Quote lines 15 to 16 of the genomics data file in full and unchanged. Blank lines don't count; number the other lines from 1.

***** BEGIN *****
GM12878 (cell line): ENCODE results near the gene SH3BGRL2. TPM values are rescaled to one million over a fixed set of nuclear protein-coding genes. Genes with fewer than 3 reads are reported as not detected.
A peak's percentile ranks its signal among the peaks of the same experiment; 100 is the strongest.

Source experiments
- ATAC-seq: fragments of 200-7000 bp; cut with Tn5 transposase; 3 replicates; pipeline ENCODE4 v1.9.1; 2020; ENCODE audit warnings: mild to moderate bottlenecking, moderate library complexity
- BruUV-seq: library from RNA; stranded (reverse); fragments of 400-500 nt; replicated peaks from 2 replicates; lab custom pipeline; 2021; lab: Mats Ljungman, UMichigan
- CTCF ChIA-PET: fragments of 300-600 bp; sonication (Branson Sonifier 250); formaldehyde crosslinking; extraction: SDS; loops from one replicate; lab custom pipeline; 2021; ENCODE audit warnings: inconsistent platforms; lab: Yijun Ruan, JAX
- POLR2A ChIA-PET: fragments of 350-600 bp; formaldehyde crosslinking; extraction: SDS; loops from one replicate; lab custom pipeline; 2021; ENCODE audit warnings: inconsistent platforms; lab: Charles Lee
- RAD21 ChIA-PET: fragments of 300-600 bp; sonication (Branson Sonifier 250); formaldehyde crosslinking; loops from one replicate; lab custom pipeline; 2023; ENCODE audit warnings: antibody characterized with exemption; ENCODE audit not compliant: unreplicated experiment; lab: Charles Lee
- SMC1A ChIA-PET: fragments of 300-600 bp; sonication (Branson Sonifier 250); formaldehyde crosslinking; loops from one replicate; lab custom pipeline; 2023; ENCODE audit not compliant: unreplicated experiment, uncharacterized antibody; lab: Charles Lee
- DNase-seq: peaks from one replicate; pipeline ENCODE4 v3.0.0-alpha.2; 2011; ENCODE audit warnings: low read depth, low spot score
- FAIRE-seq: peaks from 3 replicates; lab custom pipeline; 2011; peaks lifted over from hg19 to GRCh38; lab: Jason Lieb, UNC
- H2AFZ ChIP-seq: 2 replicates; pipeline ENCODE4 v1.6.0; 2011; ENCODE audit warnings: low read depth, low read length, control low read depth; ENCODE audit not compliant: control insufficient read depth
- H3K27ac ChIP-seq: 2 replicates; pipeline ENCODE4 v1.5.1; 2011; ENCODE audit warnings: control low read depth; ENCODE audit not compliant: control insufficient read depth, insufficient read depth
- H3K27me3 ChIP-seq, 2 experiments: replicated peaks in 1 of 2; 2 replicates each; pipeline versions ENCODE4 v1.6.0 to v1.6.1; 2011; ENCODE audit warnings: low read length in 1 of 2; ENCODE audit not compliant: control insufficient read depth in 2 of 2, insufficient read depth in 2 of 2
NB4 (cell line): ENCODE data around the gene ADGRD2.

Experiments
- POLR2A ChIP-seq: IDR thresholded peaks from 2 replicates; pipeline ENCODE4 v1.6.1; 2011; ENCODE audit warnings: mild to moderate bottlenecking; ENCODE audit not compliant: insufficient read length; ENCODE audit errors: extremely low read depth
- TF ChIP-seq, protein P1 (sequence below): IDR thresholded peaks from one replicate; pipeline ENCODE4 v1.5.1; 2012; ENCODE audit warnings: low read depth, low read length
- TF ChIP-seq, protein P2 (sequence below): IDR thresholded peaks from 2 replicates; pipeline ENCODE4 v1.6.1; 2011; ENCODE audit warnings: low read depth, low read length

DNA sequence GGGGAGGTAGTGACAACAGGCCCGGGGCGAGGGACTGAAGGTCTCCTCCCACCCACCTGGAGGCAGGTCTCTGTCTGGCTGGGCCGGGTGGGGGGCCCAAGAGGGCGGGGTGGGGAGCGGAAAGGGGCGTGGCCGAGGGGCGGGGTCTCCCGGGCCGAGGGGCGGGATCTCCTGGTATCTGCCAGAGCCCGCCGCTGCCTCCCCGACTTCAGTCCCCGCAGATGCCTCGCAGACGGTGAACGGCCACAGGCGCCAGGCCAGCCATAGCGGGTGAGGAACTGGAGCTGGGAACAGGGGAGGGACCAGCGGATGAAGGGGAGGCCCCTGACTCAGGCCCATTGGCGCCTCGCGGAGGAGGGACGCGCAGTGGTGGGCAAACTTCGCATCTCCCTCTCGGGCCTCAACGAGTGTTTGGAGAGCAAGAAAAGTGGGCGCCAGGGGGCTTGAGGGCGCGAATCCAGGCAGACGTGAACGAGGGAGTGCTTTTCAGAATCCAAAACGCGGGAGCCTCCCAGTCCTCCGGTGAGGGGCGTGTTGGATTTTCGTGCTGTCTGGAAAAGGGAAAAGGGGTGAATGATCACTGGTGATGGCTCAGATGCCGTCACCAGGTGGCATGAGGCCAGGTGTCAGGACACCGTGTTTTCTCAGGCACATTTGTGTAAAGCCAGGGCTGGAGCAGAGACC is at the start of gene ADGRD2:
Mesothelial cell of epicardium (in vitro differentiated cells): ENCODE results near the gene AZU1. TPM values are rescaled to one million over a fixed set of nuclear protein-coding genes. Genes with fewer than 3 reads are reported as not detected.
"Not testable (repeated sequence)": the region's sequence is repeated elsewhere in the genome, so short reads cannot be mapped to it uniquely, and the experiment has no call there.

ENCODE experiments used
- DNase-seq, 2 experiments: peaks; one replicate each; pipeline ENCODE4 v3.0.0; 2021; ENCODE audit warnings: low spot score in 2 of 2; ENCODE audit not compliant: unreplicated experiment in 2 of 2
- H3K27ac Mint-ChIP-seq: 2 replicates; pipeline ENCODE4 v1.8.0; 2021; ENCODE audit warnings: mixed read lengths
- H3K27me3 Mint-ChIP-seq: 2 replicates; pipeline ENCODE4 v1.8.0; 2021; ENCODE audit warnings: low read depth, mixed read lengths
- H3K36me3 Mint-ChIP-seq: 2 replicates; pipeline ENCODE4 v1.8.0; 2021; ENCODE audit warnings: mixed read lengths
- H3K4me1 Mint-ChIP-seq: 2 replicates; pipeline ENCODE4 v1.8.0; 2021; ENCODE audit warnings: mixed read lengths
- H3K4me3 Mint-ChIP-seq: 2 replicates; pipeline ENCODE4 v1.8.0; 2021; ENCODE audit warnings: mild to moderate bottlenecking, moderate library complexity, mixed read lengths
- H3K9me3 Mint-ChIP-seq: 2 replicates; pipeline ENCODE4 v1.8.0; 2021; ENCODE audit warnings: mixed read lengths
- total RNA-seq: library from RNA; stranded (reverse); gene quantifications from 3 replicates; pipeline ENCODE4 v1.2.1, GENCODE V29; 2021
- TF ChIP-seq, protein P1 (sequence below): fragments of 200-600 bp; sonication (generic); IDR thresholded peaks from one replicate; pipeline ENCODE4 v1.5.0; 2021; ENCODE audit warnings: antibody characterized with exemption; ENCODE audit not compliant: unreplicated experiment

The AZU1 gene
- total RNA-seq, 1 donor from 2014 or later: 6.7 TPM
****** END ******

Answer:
NB4 (cell line): ENCODE data around the gene ADGRD2.

Experiments